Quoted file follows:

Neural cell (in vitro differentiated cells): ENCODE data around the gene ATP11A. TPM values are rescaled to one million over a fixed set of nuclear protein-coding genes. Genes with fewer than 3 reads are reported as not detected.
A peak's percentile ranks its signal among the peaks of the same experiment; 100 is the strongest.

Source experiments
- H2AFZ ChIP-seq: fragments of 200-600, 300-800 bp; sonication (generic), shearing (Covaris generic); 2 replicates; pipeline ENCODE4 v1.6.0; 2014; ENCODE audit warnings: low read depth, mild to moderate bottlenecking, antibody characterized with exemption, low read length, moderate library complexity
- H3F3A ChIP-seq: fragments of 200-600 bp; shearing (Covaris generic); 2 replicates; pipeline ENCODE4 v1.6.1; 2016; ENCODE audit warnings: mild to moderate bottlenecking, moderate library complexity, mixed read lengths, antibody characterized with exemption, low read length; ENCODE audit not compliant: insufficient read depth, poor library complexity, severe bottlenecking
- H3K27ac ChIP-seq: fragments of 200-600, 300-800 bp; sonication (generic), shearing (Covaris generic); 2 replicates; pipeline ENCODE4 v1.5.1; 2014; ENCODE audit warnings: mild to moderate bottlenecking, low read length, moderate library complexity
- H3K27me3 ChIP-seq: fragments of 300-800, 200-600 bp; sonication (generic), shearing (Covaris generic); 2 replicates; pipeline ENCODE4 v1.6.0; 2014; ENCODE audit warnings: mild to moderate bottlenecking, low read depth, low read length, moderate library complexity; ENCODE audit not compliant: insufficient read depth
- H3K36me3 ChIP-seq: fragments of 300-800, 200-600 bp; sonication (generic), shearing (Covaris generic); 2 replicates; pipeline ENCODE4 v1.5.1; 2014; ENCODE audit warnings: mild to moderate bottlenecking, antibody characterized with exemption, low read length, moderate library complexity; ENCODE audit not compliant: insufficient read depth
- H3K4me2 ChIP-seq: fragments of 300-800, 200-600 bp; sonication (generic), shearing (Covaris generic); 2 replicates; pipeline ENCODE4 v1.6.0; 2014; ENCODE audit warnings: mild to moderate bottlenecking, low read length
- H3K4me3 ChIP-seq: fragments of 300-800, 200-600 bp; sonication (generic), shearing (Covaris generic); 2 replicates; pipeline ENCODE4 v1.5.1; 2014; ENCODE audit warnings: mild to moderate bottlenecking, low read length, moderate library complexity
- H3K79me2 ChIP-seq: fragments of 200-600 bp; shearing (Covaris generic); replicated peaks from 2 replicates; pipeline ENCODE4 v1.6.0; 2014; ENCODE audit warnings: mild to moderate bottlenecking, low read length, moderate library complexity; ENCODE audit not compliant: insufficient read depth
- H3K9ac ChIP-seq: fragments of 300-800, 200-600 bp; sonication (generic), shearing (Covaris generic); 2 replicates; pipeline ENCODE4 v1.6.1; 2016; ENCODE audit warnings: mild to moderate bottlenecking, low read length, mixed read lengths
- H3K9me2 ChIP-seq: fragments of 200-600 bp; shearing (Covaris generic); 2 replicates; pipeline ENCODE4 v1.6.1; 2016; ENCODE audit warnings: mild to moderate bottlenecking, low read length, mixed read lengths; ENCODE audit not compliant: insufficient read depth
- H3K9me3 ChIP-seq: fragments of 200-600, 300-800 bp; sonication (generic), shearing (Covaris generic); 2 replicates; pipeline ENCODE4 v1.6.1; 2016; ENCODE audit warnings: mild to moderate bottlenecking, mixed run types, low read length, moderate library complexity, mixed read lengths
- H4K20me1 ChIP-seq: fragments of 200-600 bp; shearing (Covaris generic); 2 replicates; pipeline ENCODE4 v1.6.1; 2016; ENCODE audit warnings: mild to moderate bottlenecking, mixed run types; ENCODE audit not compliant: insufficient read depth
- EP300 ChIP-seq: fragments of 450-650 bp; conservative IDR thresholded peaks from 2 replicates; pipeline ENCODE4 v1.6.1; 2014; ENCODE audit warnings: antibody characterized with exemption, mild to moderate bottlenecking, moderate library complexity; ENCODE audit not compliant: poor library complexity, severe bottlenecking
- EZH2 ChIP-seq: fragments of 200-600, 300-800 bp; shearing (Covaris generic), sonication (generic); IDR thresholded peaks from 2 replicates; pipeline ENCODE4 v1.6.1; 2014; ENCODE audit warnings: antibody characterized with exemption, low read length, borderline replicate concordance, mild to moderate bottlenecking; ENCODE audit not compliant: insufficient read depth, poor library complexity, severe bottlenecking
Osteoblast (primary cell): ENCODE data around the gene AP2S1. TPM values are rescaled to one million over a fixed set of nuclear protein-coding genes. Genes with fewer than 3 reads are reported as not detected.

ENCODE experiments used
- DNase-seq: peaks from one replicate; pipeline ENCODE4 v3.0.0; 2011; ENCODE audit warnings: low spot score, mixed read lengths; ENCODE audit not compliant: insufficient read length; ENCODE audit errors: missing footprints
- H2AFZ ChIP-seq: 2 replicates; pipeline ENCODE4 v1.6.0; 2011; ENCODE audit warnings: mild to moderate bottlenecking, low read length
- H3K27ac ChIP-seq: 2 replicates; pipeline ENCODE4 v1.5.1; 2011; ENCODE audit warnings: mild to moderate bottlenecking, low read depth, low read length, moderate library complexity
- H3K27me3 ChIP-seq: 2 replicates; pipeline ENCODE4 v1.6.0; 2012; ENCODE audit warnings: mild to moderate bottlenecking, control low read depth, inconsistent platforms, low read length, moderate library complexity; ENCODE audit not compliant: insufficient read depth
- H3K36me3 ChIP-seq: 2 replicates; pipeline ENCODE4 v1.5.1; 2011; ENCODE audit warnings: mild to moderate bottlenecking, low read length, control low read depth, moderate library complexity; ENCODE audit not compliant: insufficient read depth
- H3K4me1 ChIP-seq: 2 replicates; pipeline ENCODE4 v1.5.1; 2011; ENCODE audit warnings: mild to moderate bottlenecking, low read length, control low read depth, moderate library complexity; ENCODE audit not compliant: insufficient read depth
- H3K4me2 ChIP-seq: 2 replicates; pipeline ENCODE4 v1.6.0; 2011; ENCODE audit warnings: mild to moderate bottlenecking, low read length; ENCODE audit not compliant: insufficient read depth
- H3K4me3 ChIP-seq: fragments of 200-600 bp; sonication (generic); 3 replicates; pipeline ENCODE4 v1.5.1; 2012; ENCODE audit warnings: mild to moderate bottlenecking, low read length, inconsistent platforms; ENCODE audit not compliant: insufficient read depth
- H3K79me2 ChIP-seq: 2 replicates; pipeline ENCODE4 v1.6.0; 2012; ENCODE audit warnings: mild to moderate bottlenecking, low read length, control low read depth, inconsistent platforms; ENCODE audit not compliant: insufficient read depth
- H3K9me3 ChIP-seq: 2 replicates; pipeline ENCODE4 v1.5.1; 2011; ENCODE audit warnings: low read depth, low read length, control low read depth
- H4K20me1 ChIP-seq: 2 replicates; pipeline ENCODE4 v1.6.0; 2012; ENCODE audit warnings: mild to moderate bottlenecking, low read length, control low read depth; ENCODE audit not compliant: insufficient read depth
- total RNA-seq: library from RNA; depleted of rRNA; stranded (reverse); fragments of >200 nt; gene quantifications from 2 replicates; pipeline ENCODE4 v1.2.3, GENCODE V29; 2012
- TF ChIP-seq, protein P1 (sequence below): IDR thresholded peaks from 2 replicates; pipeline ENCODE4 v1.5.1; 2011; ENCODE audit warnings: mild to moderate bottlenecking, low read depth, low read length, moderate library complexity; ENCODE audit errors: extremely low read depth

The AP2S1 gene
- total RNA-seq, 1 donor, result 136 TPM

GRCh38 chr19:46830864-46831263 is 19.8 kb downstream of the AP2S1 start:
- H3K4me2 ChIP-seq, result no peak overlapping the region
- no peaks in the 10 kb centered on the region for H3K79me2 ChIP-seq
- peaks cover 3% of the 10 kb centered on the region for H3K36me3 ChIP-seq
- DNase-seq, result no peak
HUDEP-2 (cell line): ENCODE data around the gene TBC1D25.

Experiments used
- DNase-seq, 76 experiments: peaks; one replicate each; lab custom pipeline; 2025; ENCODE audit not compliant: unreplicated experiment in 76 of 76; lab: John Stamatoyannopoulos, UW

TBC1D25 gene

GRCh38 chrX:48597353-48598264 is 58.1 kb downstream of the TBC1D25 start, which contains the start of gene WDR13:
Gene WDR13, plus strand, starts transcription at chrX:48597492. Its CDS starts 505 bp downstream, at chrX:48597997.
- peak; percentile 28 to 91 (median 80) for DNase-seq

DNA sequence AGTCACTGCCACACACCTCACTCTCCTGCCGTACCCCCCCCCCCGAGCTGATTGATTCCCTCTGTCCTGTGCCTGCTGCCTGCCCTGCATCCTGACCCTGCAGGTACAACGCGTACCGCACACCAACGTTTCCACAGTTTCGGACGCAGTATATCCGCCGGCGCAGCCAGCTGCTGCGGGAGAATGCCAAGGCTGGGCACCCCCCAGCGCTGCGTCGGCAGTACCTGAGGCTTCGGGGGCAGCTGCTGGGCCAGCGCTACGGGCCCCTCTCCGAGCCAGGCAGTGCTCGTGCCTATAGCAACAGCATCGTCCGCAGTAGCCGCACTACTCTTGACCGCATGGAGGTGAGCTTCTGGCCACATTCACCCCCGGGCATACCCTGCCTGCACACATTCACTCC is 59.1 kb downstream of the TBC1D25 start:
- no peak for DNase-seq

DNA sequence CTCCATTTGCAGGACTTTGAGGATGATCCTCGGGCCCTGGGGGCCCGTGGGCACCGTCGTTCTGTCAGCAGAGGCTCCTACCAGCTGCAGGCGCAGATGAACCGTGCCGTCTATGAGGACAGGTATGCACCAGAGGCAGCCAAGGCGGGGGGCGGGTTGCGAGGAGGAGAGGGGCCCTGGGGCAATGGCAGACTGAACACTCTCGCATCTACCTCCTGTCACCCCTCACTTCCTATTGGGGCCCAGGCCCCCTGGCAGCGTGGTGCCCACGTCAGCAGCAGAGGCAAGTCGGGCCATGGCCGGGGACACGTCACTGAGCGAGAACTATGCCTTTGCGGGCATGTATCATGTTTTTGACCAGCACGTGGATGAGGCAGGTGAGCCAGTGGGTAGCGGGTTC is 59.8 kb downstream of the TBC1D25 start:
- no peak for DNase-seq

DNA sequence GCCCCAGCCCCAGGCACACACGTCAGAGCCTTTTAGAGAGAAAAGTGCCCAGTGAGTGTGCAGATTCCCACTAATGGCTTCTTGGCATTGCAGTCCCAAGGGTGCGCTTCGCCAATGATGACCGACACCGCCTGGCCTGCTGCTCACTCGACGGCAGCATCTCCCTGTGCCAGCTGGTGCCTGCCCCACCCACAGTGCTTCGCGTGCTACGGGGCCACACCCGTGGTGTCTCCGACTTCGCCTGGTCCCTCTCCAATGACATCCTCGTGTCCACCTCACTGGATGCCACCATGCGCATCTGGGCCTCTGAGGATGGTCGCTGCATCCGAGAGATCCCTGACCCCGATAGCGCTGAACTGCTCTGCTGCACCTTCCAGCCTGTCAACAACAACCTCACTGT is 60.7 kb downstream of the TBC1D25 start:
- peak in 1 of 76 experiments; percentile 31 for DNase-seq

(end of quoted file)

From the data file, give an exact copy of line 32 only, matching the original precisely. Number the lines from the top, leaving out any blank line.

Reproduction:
- TF ChIP-seq, protein P1 (sequence below): IDR thresholded peaks from 2 replicates; pipeline ENCODE4 v1.5.1; 2011; ENCODE audit warnings: mild to moderate bottlenecking, low read depth, low read length, moderate library complexity; ENCODE audit errors: extremely low read depth